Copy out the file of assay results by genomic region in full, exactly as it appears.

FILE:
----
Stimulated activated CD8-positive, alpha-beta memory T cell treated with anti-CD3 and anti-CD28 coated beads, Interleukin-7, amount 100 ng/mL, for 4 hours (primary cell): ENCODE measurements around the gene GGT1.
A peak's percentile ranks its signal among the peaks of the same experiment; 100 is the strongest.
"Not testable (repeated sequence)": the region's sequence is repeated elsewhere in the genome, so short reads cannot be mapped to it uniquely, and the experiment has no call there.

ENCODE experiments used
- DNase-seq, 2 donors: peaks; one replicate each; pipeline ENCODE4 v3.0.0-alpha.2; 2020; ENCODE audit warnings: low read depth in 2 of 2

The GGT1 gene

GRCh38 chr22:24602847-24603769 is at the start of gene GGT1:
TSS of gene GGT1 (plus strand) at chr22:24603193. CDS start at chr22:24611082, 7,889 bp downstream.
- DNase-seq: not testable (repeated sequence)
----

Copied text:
Stimulated activated CD8-positive, alpha-beta memory T cell treated with anti-CD3 and anti-CD28 coated beads, Interleukin-7, amount 100 ng/mL, for 4 hours (primary cell): ENCODE measurements around the gene GGT1.
A peak's percentile ranks its signal among the peaks of the same experiment; 100 is the strongest.
"Not testable (repeated sequence)": the region's sequence is repeated elsewhere in the genome, so short reads cannot be mapped to it uniquely, and the experiment has no call there.

ENCODE experiments used
- DNase-seq, 2 donors: peaks; one replicate each; pipeline ENCODE4 v3.0.0-alpha.2; 2020; ENCODE audit warnings: low read depth in 2 of 2

The GGT1 gene

GRCh38 chr22:24602847-24603769 is at the start of gene GGT1:
TSS of gene GGT1 (plus strand) at chr22:24603193. CDS start at chr22:24611082, 7,889 bp downstream.
- DNase-seq: not testable (repeated sequence)